Overuse can be defined as use of a service when the risk of harm exceeds its likely benefit. Yet, there has been little work with composite measures of overuse.
Our goal was to create a composite measure of overuse with claims data.
Observational study using 5% of Medicare claims from 2008.
All inpatient and outpatient settings of care, excluding nursing homes.
Older Americans receiving health care services in hospitals or outpatient settings.
We applied algorithms to identify specific cases of overuse across 20 previously identified procedures and used multilevel modeling techniques to examine variation in overuse across all procedures. Included in the model were patient-level factors and both procedure and regional fixed effects for the 306 hospital referral regions (HRR). These estimated regional fixed effects, representing the systematic, region variation in overuse across all measures, was then normalized compared with the overall average to generate a Z score for each HRR. The resulting “Overuse Index” was then compared with total costs, 30-day postdischarge mortality, and total mortality at the HRR level, graphically, and associations were tested using Spearman ρ.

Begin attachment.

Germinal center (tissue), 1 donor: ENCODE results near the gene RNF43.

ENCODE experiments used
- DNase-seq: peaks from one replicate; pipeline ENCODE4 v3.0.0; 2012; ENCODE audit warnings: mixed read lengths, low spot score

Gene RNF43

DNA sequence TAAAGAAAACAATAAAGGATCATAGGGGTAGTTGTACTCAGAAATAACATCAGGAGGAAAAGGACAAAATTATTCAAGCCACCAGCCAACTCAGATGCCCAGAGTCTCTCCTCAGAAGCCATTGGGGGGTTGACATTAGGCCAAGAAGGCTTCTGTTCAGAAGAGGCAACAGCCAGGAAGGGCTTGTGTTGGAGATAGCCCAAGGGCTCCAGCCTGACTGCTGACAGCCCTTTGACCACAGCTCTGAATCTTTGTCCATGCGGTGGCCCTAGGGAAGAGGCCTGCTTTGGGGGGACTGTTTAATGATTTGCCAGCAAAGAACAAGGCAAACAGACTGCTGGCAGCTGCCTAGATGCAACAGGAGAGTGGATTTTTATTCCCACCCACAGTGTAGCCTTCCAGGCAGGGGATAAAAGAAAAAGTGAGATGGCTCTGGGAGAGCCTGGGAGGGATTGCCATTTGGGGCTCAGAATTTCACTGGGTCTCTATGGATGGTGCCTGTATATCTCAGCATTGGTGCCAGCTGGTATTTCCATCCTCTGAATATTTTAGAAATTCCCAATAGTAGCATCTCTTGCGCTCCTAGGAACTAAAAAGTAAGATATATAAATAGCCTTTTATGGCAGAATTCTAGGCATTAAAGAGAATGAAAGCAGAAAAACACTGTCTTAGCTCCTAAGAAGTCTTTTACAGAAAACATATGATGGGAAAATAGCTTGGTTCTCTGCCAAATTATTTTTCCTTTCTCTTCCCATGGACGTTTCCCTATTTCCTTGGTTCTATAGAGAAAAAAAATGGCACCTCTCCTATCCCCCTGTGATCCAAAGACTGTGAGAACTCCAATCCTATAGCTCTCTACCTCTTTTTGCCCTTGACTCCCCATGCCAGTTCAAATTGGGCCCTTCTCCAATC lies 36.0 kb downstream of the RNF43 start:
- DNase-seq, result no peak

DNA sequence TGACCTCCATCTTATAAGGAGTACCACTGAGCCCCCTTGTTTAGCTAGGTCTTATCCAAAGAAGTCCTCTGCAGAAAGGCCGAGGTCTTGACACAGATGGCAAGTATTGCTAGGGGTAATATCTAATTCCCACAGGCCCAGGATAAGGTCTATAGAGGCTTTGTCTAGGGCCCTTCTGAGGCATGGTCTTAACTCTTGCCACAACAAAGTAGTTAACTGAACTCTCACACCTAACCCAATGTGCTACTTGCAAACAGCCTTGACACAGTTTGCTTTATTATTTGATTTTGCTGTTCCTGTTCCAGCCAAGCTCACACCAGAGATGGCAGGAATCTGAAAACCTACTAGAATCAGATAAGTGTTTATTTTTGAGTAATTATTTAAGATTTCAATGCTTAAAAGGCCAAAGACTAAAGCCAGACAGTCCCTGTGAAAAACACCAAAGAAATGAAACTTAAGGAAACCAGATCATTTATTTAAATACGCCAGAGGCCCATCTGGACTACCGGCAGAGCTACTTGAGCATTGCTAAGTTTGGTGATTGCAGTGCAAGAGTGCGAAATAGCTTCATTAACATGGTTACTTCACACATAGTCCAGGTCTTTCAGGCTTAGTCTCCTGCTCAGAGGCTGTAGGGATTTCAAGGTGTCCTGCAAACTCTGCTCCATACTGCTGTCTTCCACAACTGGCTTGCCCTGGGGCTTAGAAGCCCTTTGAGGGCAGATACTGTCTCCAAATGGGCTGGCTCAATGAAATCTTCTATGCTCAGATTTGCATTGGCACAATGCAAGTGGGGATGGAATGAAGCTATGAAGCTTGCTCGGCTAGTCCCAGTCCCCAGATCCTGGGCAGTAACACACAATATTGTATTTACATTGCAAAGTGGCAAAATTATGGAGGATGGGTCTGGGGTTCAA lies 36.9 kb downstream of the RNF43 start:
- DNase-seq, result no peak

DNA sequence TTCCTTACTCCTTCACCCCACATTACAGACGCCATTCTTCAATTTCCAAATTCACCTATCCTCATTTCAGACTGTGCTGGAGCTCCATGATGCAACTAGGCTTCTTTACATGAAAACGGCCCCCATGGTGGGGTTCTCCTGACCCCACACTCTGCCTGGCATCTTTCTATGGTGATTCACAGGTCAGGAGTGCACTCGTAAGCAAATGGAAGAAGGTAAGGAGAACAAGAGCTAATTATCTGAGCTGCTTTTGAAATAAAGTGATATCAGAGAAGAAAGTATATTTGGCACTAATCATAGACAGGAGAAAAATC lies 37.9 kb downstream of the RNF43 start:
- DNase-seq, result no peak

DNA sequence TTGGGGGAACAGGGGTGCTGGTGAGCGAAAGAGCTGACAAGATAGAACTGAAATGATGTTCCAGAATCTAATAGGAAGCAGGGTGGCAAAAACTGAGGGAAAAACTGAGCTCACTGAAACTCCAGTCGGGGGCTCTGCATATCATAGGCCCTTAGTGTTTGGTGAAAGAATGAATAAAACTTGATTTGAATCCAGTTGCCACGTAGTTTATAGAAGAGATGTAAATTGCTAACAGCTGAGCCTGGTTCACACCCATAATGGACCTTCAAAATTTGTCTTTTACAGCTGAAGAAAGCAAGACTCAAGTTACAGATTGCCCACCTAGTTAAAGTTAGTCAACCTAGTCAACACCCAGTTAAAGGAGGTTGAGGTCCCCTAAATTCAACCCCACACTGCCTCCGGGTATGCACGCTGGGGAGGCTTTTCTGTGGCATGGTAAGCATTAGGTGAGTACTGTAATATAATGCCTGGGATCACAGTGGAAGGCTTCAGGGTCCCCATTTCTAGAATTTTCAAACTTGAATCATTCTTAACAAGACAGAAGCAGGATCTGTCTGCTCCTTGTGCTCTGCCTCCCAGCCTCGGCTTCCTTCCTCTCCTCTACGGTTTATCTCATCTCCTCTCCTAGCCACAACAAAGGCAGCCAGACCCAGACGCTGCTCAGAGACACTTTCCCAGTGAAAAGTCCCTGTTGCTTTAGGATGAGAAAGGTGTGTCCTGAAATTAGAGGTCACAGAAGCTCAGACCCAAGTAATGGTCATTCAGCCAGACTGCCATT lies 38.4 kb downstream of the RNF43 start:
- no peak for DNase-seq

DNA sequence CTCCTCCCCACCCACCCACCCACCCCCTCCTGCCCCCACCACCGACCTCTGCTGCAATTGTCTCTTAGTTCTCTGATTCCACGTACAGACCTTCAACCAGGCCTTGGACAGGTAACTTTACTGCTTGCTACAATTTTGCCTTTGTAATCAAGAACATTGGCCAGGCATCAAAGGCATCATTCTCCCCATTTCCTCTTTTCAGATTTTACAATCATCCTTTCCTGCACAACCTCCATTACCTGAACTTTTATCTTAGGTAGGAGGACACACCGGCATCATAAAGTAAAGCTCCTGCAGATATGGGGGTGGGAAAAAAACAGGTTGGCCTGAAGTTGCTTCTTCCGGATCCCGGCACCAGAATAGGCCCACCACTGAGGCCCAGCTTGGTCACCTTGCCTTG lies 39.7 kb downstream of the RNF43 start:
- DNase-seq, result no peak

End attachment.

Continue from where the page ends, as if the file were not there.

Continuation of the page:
The Overuse Index varied markedly across regions, but 23 were higher than the average (P<0.05). The Index was positively associated with total costs (ρ=0.28, P<0.0001). It was positively correlated with 30-day postdischarge mortality (ρ=0.18 P≤0.005), and neither positively or negatively correlated with total mortality.
This study confirms previous research hypothesizing that systematic regional variation in overuse exists and is measurable. Addition research is needed to validate index and to test its predictive and concurrent validity in panel data.
*Johns Hopkins School of Medicine
†Bloomberg School of Public Health, Johns Hopkins University, Baltimore, MD
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Present address: Eva Chang, PhD, Postdoctoral Fellow, Group Health, Seattle, WA.
Presented in Abstract at Society of General Internal Medicine, National Meeting 2014, San Diego, CA.
Supported by Robert Wood Johnson Foundation.
The authors declare no conflicts of interest.
Reprints: Jodi B. Segal, MD, MPH, Johns Hopkins Bloomberg School of Public Health, 624 N Broadway, Baltimore, MD 21205. E-mail: firstname.lastname@example.org.